Floating point textures do pose a problem. They consume 4 times the texture memory, some video cards are incapable of generating mipmaps with this format, and most importantly is that not all platforms support floating point textures. WebGL in particular only supports floating point textures as an extension, which means it's not guaranteed to be there if you use it. As an alternative, the RGBE format can be used. The WebGL demo that accompanies this article uses this format. Simply put, RGBE is a standard 32 bit image that stores compressed floating point RGB values. It was created by Gregory Larson for his Radiance renderer at a time when floating point textures were not feasible. RGBE does have its limitations though. RGBE compresses the floating point values, so there will be some quality loss. You also have to manually generate your mipmaps, and you have to manually filter the pixels. It can also create rings and bands as shown below.
Figure 3: HDR Encodings
You can see how RGBE and LogLuv (another format to store floating point pixels into a 32 bit image) can affect image quality. Most often though these defects will be covered up by the amount of other visual detail provided in your render.
This article does not go into detail about the RGBE format, but you can learn more about it a Cornell Univeristy's website or you can read the source code for this article. One thing to note about the RGBE file format is that it's not good format to use. It uses RLE compression, which is a weak compression algorithm. The file format is also not supported in web browsers, making it a more difficult format to support in your WebGL games. Instead, you should encode the RGBE values into a PNG file. PNG offers much better compression and can be loaded directly into WebGL. The download for this article comes with a command line executable that you can use to convert RGBE files generated from Blender 3D into PNGs.
Implementing HDR requires you to conform to a fully HDR pipeline. This means that if you use lightmaps, these textures must be in HDR format. You don't need to convert your standard colour textures, normal maps, or other such textures. If you don't use lightmaps, then you can ignore this step.
The first framebuffer object will store the results of the rendered scene in an HDR texture. The second framebuffer object will store the log luminance values from your HDR texture. This data is required for the tone mapping stage. To calculate the log luminance, use a simple shader to calculate the log value of equation 1 for each pixel.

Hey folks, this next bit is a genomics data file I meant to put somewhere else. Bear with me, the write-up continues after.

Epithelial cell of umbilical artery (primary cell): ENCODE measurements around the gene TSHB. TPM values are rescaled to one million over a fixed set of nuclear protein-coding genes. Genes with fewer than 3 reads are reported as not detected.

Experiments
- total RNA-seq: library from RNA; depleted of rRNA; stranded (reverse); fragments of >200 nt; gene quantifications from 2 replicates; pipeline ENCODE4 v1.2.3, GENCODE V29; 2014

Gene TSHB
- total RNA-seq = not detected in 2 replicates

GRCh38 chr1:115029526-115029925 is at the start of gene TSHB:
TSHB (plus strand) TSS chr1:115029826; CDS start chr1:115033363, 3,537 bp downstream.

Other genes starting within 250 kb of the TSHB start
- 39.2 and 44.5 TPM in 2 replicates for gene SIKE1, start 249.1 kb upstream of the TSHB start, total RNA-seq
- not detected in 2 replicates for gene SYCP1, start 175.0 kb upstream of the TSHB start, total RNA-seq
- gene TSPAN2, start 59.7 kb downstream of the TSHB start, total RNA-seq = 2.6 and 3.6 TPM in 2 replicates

->
Converting from HDR to log luminance.
To find the average and maximum luminance values, you need to create a mipmap of your log luminance texture down to a 1x1 pixel that will contain your answer.
-> -> ->
Mipmapping the luminance texture
To find the average luminance, you bilinearly filter adjacent pixels until you reach a 1x1 pixel. To find the maximum luminance, you keep the pixel with the highest luminance value. This requires you to convert the RGB pixel into a floating point luminance value using equation 1. You then return the pixel with the highest luminance.
Apply Reinhard tone mapping to your HDR image. Substitute the average luminance calculated in step 4 into \(\bar{L}_w\) and substitute the maximum luminance value into \(L_{white}\). Adjust the key of the image as needed, or use a constant value throughout. It is also undesirable to set the average and maximum luminance values right away. It's better to create a delta and adjust the current values slowly until the new ones are met. This way when you turn around and go from a dark scene to a brighter one, the new exposure seeps in. This gives you that auto exposure look and feel.
HDR improves the quality of your renders by better simulating human vision. With access to a higher range of luminosity data, you can apply a tone mapping algorithm to compress that data into an LDR image that provides the most detail. You also get a free auto-exposure system that better mimics how our vision reacts to varying light levels. HDR can be implemented using a platform independent format such as RGBE, but you are also free to take direct advantage of floating point textures that have been supported in mainstream video cards for quite some time. You just need to evaluate the expansive memory requirements in using them.
Erik Reinhard. “Photographic Tone Reproduction for Digital Images ”. Retrieved 2013-02-05.
Wikipedia Editors (2013-01-29). “CIE 1931 color space”. Wikipedia. Retrieved 2013-02-05.
Wikipedia Editors (2013-01-07). “sRGB”. Wikipedia. Retrieved 2013-02-05.
The source code for this project is made freely available for download. The ZIP package below contains both the HTML and JavaScript files to replicate this WebGL demo.
The source code utilizes the Nutty Open WebGL Framework, which is an open sourced, simplified version of the closed source Nutty WebGL Framework. It is released under a modified MIT license, so you are free to use if for personal and commercial purposes.